On March 25, 2010 and May 7, 2010, Plaintiff treated with Dr. Khan for pain management of his low back pain that radiated into his left leg. See id. at 477, 479. Dr. Khan noted that Dr. Buckley had given Plaintiff a prescription for a cane. See id. at 479. On May 7, 2010, Dr. Khan diagnosed Plaintiff with lumbar radiculopathy, lumbar spondylosis, and "lumbar IDD." See id. at 478. Dr. Khan planned to perform an epidural steroid injections for severe left leg and calf pain. See id.

On June 14, 2010, Dr. Khan completed a medical source statement outlining Plaintiff's impairments resulting from lumbar radiculopathy. See id. at 512. Dr. Khan opined Plaintiff was incapable of performing low stress jobs due to difficulty he would have sitting in one position. See id. He opined that Plaintiff could walk three-to-four city blocks without rest or severe pain. See id. Dr. Khan further opined that Plaintiff had the following limitations: he could sit at one time for forty-five minutes and a total of four hours in an eight-hour workday; he could stand at most for fifteen minutes total and could not stand a total of two hours in an eight-hour workday; he would need a job permitting shifting positions at will from sitting, standing or walking; he would need unscheduled breaks every thirty minutes lasting fifteen minutes in duration during the eight-hour workday; he would need the use of an assistive device like a cane; he could occasionally lift/carry less than ten pounds and rarely lift ten pounds; he could never look down, turn his head, look up, hold his head in a static position, twist, stoop (bend), crouch/squat, climb ladders or stairs; he could frequently use his fingers for fine manipulation and his arms to reach overhead; he would have good and bad days; he would miss about three days of work per month as a result of his impairments and treatment; and his symptoms would frequently interfere with his attention and concentration impacting his ability to perform even simple work tasks. See id. at 512-14.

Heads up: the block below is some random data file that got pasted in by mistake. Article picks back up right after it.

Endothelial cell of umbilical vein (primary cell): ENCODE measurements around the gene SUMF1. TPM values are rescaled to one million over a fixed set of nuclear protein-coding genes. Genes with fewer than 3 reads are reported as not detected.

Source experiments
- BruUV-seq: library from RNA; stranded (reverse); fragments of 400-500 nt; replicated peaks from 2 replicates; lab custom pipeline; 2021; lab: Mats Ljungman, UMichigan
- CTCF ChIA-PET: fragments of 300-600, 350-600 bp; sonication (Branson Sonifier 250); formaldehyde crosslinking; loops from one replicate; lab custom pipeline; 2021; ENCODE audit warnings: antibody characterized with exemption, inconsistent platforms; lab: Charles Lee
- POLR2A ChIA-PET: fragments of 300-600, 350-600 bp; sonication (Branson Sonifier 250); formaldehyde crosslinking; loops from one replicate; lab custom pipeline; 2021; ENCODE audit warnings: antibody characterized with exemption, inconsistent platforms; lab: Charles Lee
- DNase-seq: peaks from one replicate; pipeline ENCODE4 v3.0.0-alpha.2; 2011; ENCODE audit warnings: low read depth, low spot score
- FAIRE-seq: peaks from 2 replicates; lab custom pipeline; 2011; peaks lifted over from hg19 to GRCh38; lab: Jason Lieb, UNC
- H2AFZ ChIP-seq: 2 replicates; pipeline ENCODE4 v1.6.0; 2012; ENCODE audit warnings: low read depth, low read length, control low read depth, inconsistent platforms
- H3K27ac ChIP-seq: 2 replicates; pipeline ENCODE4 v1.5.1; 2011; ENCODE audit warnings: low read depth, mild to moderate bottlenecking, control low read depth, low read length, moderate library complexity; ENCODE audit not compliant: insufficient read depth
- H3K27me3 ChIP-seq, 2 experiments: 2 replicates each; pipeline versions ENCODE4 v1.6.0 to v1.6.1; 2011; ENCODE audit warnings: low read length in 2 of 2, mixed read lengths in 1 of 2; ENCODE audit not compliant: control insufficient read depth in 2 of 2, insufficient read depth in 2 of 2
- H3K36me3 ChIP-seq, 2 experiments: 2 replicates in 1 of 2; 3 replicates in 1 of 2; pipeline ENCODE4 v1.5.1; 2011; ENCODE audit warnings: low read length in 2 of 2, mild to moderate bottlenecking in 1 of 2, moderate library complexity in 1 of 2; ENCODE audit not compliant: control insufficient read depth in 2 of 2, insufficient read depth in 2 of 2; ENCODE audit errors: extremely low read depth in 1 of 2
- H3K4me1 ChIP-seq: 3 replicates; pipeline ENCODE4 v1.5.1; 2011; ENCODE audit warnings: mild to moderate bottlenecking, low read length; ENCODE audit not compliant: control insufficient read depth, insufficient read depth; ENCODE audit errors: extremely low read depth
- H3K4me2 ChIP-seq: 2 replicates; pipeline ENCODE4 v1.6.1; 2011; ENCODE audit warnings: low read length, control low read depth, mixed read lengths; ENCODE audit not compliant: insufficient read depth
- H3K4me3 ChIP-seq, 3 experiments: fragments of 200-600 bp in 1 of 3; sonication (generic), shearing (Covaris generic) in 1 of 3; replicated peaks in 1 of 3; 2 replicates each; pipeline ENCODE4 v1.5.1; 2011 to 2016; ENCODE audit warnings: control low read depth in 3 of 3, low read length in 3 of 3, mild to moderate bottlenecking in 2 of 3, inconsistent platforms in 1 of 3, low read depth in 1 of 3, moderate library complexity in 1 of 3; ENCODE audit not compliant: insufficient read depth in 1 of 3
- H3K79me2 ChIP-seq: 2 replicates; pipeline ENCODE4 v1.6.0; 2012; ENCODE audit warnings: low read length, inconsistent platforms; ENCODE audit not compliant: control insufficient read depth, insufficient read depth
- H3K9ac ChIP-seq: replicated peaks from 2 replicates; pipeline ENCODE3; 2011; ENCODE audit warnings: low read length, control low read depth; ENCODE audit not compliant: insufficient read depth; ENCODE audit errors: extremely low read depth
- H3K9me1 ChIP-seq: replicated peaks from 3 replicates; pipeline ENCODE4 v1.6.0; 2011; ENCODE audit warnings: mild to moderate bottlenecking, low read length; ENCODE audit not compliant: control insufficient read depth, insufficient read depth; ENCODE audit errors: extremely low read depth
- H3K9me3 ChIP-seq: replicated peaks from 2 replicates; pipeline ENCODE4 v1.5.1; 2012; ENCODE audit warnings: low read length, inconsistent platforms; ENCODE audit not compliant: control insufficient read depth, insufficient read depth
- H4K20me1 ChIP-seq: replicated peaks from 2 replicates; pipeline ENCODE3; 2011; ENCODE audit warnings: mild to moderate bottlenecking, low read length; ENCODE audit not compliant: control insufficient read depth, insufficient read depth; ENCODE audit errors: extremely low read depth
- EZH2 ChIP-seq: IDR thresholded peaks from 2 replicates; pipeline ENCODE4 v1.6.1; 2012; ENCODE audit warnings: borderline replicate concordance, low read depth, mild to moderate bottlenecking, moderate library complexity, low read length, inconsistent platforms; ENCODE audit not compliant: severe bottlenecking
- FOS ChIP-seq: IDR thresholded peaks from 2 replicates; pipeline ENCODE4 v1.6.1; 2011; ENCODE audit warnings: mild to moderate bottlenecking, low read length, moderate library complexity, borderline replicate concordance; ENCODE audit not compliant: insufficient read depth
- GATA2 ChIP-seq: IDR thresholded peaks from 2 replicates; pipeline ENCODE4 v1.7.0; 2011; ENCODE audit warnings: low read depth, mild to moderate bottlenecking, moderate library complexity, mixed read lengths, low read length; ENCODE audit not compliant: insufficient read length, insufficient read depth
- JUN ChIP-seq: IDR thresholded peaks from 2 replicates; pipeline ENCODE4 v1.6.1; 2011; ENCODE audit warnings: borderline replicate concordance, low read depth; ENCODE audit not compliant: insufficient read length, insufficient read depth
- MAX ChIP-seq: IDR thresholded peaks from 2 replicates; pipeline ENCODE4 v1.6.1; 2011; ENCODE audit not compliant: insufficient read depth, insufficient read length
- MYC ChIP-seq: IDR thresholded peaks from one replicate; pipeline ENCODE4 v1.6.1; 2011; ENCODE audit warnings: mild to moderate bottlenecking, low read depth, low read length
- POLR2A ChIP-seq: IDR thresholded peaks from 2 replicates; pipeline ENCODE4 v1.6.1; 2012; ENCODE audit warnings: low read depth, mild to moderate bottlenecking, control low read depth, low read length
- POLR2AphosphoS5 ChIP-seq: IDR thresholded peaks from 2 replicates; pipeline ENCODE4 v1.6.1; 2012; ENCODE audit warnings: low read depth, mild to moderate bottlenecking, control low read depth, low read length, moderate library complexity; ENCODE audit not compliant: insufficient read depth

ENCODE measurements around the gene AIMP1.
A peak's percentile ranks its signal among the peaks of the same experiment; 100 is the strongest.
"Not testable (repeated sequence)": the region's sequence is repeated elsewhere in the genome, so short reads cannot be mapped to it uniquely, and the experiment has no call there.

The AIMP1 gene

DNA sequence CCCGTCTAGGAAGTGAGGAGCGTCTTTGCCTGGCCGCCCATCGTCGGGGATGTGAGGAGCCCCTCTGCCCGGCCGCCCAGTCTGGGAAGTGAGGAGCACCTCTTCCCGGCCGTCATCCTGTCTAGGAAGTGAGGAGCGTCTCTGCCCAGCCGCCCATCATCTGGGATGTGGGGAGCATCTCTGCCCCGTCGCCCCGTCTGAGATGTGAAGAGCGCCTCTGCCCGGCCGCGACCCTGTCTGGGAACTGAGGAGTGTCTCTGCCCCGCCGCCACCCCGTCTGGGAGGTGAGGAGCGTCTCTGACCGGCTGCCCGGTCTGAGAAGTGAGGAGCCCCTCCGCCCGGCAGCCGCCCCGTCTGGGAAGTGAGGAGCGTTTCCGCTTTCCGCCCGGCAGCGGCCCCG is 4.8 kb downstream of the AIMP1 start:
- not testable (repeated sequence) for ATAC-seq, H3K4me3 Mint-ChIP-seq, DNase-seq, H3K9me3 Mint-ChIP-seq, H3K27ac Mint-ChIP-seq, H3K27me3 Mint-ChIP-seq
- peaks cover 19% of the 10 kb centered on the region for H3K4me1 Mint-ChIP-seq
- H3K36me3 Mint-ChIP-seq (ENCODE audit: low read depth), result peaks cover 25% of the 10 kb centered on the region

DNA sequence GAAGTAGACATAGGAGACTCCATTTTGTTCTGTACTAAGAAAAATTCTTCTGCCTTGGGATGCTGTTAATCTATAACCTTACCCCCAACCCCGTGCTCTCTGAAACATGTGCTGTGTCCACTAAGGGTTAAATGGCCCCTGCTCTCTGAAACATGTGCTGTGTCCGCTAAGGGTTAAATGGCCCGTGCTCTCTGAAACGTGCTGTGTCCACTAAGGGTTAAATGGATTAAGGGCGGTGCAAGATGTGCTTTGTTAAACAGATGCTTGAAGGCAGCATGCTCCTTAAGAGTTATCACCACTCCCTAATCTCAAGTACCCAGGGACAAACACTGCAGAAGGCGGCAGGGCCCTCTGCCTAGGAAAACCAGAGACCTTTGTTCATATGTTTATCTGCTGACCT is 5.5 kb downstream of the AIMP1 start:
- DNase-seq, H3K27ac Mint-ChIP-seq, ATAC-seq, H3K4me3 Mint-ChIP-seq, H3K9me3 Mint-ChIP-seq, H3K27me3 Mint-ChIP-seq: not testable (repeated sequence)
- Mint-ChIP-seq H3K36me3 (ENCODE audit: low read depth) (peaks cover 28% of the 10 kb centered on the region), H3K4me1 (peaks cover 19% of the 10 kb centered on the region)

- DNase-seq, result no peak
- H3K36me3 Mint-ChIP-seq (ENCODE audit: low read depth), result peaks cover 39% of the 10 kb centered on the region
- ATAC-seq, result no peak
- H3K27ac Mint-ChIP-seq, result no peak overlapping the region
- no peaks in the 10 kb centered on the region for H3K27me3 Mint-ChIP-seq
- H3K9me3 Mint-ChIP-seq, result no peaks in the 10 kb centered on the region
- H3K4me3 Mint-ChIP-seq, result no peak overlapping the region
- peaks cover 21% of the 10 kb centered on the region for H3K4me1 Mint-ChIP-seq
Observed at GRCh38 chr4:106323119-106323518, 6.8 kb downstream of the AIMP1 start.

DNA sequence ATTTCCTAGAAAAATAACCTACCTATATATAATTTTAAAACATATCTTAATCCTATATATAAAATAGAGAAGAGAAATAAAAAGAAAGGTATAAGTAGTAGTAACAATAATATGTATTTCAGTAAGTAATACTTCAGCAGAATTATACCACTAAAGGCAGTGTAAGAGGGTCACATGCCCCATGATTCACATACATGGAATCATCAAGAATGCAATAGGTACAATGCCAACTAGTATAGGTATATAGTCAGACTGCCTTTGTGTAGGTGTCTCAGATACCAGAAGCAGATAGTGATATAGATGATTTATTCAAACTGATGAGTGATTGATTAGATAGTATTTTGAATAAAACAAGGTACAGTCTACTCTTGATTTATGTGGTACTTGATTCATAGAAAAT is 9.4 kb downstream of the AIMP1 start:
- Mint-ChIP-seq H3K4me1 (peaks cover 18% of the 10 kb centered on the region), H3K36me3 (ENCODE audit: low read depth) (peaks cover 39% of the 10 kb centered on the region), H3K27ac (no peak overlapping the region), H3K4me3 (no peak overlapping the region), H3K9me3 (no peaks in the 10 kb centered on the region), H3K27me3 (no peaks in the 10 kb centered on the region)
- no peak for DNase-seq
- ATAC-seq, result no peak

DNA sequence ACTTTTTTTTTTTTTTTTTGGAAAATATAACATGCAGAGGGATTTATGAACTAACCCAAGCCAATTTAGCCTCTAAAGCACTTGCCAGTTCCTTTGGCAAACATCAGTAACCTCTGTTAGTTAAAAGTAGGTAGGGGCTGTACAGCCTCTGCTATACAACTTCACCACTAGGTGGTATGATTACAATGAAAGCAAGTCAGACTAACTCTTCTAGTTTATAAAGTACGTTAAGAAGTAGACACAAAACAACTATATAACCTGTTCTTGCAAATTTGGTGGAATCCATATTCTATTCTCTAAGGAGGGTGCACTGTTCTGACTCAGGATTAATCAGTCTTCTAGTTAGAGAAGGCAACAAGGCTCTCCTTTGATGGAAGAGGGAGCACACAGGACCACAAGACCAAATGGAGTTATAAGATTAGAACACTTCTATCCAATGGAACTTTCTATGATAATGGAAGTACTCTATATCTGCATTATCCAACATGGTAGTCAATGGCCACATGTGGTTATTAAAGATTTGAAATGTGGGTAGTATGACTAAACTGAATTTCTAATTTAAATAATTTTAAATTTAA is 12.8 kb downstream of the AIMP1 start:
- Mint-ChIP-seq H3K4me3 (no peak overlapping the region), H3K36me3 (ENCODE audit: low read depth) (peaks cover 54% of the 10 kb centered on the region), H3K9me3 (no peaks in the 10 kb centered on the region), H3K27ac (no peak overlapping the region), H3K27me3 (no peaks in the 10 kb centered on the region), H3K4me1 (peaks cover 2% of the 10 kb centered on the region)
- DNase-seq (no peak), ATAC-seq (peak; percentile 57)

On September 14, 2010, Plaintiff treated with Dr. Buckley for a pre-surgical consultation for his back pain and left leg pain. See id. at 572. Dr. Buckley noted that he advised Plaintiff for L5-S1 decompression, posterior and transforaminal lumbar interbody fusion, but that Plaintiff's insurance company would only pay for a limited discectomy procedure for his leg pain. See id. Dr. Buckley informed Plaintiff that, because of this, his procedure would only help his leg pain and not his back pain. On September 23, 2010, Plaintiff underwent L5-S1 "minimally invasive hemilaminectomy, discectomy, foraminotomy, and fluoroscopic interpretation" for left leg S1 radiculopathy. See id. at 569.

On December 2, 2010, following his surgery, Plaintiff was seen by Dr. Buckley for a follow-up evaluation. See id. at 561. In his notes discussing the evaluation, Dr. Buckley stated the following:

The patient overall feels significant reduction in his leg symptoms versus preoperative symptoms. Most of the pain is gone. He denies weakness. He denies footdrop. He denies swelling. He denies tingling. He is ambulating well. He is also complaining of aching in his back. He has been taking Flexeril and Cymbalta. He does not like to take narcotics. They do not help him. We did want to have a fusion done for his back but this was denied by the insurance. As a result, he has continuation of pain, as we had told him preoperatively.... He has been using a cane at times for ambulation.

Id.